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Article: Menstrual Clots- Know what's normal and what's not

Menstrual Clots- Know what's normal and what's not

Menstrual Clots- Know what's normal and what's not

Have you ever noticed blood clots during your period? And are you wondering if the blood clots you are observing lately on your pads or tampons are normal or not? This blog is dedicated to all the women who have been observing some form of menstrual clots in their period flow and are worried about them. Let us learn what is normal and what is not regarding the menstrual clots. It further tells you about the different types of menstrual clots and what you should do if you observe them.

Short answer: You must talk to your healthcare provider if you have period blood clots that are larger than 1 inch (24.5 mm) in length. 

What forms a period clot?

A menstruating person bleeds approximately 2-3 tablespoons (35-45 ml) of blood. The blood includes the shredded uterine lining — cells similar to skin cells, blood vessels, and glands. Only heavy bleeding can cause menstrual blood clots because it takes a longer time for the blood to discharge itself. Period blood clots can appear like chunks or clumps of blood with a jelly-like consistency. They could also vary in size and number.

What does a Normal period blood clot feel like?

Do you recall the brown scabs that would form on your knees when you injured them as a child? That was actually a blood clot! Clotting is a natural process in the human body to prevent excess blood loss.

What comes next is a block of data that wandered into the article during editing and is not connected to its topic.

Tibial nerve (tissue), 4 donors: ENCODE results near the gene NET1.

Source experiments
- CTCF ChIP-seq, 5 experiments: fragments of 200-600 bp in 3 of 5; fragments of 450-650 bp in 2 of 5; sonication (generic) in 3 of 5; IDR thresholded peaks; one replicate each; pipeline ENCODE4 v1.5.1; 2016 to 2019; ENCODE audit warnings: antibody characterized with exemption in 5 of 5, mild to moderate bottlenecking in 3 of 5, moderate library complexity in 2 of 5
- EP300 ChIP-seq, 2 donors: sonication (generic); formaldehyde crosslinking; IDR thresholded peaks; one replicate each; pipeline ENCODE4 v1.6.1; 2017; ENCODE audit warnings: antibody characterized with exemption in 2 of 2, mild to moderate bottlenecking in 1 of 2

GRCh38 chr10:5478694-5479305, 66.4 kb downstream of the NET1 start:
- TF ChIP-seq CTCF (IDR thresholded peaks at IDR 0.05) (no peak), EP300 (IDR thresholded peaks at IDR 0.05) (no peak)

Similarly, your body prevents too much menstrual blood loss by forming blood clots. The coagulation process uses plasma (the liquid part of the blood) and platelets (tiny blood cells) that bind together to form clots.

Menstruation begins when hormones trigger the shedding of the uterine lining, also known as the endometrium. Menstrual blood is a mixture of uterine lining and tissues of blood vessels. Sometimes these cells expel as clumps. Thus, small menstrual blood clots less than a quarter (size of a pea) are entirely normal. 

The colour of period blood clots can differ. Your period's first few days can be characterized by dark red or blackish clots. You may also experience bright red blood clots at the beginning or end of your period. It indicates that the blood is flowing quickly and has not had a chance to clot completely.

Heavy periods are often associated with larger blood clots because the uterus retains more blood. The cervix dilates in order to pass large blood clots causing intense pain. This phenomenon partly explains why you're more likely to have cramps with heavy menstrual flow.

Related: Best sanitary pads for heavy period flow

What does an Abnormal period blood clot feels like?

Menorrhagia is a condition marked by heavy menstrual bleeding that lasts more than seven days. It is a sign of abnormal blood clots. If you are changing your pad or tampon every two hours or passing blood clots that are the size of a quarter or larger, your flow is considered heavy.

You may be experiencing abnormally large clots because of various conditions depending on your age and medical history.

 Some of the most common conditions are mentioned below: 

  • Cesarean scar:  Abnormal bleeding following a C-section could be a reason.
  • Hormonal imbalance: Polycystic ovary syndrome (PCOS), menopause, perimenopause, and hypothyroidism, can lead to irregular shedding of the uterine lining causing heavy bleeding and possible clotting.